NaBloPoMo Day 19: The Pursuit of Imperfection

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I had an appointment with my therapist today.

During the session, I mentioned my blog post NaBloPoMo Day 12: Learning to Forgive and how I had written the letter to my ten-year old self. I explained the backstory of the letter and then read it to her. This led to a brief aside where I discussed how my interest in sports had improved, and I cited a Sports Illustrated article that presented odd statistics that were coming out of the new NBA season. During that aside, I mentioned Stephen Curry’s average of sinking a three-pointer every 6.8 minutes, which is far more frequent than anyone else in the league. When I presented this to my therapist, she corrected my pronunciation of “Stephen” (stuh-FAHN, not STEE-vin). This may seem trivial, but it ties back into the story later.

We talked about how I felt during the incident, and I told her that I was mortified that someone pointed out the mistake I had just made, and it came to light that I’m just generally mortified by embarrassment. Another example, vague though it is: when I was 15, I was doing something that’s a basic function of everyday life and those within earshot made a joke about it, and as a result that profoundly changed how I execute that function to this day. (I’m still too embarrassed to discuss it in detail more than 30 years later.)

That’s when the subject of perfection came up again.

I’ve talked about my struggles with striving for perfection. They are a lot better than they used to be – once, when I was in school, I crumpled up a test and took the zero rather than mar the paper’s pristine surface with an eraser because I had written something incorrectly – but I still work hard to remember that perfection is not logically attainable.

Take, for instance, pizza. What do you consider the perfect pizza? Mine’s hamburger, mushrooms, and bacon on a hand-tossed crust, with light sauce. I’d be willing to bet yours is different. Yet that’s your version of perfect. Since mine is different than yours, it’s fair to say that perfection is a subjective term in most instances.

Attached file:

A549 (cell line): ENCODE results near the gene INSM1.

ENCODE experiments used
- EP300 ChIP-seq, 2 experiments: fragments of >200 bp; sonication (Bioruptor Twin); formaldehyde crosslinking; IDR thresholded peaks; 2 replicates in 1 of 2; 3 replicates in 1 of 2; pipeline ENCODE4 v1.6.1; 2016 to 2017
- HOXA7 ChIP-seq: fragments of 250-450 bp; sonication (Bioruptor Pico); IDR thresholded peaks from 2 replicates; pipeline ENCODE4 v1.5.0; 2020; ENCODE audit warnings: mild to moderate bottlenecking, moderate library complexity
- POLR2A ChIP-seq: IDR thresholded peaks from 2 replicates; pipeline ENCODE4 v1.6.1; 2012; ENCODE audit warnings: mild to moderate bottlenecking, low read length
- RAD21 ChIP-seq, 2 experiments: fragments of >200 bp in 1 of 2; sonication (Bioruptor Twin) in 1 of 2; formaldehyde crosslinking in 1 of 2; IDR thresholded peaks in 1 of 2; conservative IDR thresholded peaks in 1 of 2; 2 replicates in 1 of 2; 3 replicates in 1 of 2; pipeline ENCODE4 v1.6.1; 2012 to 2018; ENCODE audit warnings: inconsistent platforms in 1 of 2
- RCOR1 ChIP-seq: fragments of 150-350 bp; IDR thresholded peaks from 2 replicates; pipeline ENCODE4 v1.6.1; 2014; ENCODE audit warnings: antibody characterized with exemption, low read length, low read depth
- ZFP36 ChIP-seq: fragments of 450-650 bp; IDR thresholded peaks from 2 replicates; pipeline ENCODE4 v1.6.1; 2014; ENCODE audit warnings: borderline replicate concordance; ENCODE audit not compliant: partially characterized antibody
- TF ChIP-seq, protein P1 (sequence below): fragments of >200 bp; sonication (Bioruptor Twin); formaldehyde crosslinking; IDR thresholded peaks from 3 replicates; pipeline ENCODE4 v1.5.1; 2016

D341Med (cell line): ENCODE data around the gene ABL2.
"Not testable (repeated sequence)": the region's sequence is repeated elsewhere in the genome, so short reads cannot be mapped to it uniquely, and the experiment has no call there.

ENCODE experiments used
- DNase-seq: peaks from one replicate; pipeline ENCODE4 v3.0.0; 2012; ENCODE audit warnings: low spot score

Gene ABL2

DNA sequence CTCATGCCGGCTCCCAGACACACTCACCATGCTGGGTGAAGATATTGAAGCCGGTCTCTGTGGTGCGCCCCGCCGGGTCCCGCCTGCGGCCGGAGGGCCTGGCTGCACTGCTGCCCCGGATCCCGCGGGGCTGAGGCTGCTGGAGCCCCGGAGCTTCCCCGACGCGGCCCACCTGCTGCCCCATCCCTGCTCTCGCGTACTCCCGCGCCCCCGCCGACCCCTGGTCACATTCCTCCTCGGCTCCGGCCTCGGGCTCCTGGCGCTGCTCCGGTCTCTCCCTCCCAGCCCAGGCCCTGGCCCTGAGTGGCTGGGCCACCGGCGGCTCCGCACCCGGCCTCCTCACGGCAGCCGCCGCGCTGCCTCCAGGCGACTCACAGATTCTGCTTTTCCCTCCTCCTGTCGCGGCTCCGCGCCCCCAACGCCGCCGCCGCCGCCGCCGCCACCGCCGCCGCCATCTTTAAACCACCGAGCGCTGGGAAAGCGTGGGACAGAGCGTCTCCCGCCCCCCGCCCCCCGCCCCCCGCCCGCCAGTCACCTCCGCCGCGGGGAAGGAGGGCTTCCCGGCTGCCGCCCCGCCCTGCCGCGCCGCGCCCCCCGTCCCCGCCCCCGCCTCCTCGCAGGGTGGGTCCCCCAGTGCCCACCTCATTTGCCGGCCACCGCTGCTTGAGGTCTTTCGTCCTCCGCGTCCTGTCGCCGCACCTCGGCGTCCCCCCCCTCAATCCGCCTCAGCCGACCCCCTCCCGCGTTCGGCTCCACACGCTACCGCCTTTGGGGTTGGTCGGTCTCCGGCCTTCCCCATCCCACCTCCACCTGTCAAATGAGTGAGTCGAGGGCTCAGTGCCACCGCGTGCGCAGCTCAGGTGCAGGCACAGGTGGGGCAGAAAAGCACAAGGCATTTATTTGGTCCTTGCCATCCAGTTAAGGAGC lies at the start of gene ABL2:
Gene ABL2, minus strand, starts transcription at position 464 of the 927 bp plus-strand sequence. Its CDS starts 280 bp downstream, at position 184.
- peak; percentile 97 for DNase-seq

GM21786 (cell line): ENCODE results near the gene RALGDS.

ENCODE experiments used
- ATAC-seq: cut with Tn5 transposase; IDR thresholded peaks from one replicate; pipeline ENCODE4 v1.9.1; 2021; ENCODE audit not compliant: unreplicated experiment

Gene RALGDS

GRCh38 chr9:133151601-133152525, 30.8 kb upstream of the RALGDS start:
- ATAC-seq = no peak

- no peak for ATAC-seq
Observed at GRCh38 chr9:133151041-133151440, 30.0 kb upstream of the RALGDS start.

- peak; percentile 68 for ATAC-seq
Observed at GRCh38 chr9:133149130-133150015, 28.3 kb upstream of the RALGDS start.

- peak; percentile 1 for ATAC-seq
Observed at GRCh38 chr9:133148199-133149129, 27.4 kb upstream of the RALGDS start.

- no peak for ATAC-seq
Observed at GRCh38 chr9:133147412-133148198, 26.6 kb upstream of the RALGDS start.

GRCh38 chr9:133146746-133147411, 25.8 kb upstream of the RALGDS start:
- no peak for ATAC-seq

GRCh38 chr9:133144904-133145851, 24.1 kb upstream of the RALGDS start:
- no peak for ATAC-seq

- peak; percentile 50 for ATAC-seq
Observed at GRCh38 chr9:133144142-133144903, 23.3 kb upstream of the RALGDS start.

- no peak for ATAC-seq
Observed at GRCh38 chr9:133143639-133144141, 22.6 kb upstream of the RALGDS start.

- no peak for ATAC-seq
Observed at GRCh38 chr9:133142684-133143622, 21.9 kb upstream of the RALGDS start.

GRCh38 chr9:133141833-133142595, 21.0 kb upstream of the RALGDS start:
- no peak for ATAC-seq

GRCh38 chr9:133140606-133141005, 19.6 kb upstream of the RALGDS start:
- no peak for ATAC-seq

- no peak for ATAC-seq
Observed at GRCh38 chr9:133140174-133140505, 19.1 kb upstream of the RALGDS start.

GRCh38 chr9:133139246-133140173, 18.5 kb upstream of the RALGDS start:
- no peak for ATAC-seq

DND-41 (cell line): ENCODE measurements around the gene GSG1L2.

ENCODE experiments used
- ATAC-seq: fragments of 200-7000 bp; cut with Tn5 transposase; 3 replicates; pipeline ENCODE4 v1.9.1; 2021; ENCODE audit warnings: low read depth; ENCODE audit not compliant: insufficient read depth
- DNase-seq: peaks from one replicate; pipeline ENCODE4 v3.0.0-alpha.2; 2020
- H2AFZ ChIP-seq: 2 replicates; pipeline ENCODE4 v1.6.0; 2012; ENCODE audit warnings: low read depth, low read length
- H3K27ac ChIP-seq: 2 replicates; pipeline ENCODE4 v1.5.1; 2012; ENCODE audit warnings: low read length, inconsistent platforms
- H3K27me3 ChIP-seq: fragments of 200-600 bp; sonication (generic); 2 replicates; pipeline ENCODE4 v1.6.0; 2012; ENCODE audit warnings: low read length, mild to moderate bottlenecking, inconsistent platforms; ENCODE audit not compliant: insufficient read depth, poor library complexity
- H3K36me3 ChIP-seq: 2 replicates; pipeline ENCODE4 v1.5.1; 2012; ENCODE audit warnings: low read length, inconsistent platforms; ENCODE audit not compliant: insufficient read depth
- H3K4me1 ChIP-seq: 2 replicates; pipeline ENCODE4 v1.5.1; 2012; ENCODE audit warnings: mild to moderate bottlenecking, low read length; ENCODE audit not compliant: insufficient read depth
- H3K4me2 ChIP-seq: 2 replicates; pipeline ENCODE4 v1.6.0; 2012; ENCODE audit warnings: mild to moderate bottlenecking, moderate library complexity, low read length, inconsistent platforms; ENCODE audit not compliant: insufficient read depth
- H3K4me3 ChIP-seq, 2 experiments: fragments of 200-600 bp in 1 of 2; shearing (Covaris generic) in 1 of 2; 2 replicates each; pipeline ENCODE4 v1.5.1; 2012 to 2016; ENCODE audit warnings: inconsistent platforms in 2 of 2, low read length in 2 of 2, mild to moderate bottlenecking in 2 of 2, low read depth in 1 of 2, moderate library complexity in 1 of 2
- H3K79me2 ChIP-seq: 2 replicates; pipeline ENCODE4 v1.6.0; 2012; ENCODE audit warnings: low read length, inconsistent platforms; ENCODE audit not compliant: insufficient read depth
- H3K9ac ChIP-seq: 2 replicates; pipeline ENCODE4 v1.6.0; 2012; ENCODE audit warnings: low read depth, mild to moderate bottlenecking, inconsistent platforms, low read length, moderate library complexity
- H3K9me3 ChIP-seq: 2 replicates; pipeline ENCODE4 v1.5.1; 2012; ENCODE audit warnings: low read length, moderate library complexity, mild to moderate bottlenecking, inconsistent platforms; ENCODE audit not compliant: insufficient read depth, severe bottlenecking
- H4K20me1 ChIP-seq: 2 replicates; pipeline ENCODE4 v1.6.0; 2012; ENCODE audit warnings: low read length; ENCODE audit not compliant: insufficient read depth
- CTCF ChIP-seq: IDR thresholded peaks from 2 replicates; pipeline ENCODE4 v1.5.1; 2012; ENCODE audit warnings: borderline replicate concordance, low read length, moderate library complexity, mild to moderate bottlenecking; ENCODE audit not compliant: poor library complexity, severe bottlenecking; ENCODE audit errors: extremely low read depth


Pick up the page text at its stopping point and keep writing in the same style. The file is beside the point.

I’ve also talked about how I tend to look for perfection in the process rather than the end result. I brought this up in therapy today, and was corrected in my conclusion that a perfect process brings about a perfect result, and so my logic about the result following the process was imperfect. This wasn’t very easy for me to hear, but I knew that it was correct once it was pointed out to me.

She then asked how I felt about being corrected about the pronunciation of Stephen Curry’s name. I told her that I honestly was glad she did, as I think it’s important to be able to pronounce people’s names correctly, especially when talking directly to them. I also mentioned that since it was just the three of us in the room (myself, my therapist, and my wife, who sits in from time to time) I wasn’t embarrassed, but the more people that were around (and, thinking back to it, the FURTHER away from the center they were) would drastically change how I react to an embarrassing situation.

At the end of the session, she gave me my homework: think of a time when things did not go as expected but turned out better than I hoped for. I can think of a very, very big one. When my wife and I started dating, I expected that it would last for about four months before one of us got frustrated with the other and decided it was time to move on. (That had seemed to be my M.O. for a couple years beforehand.) We’ve been together for over fifteen and a half years and married now for over thirteen. That was decidedly something that turned out better than I expected. But it’s also an obvious and unique one. I would like to try and think of some other, less life-changing instances that fit the bill.

I’m not sure what I think about me getting that diagram backward, with me putting more weight on what the outer circles think of me than I do the inner. Maybe it’s because I know the closer to the middle I get, the more secure that they aren’t going anywhere, and so I don’t feel so compelled to make sure they like me. That’s a big, big thing for me – finding out someone didn’t like me once put a dent in my progress for over a year – and it’s something that will likely be discussed in the next session.

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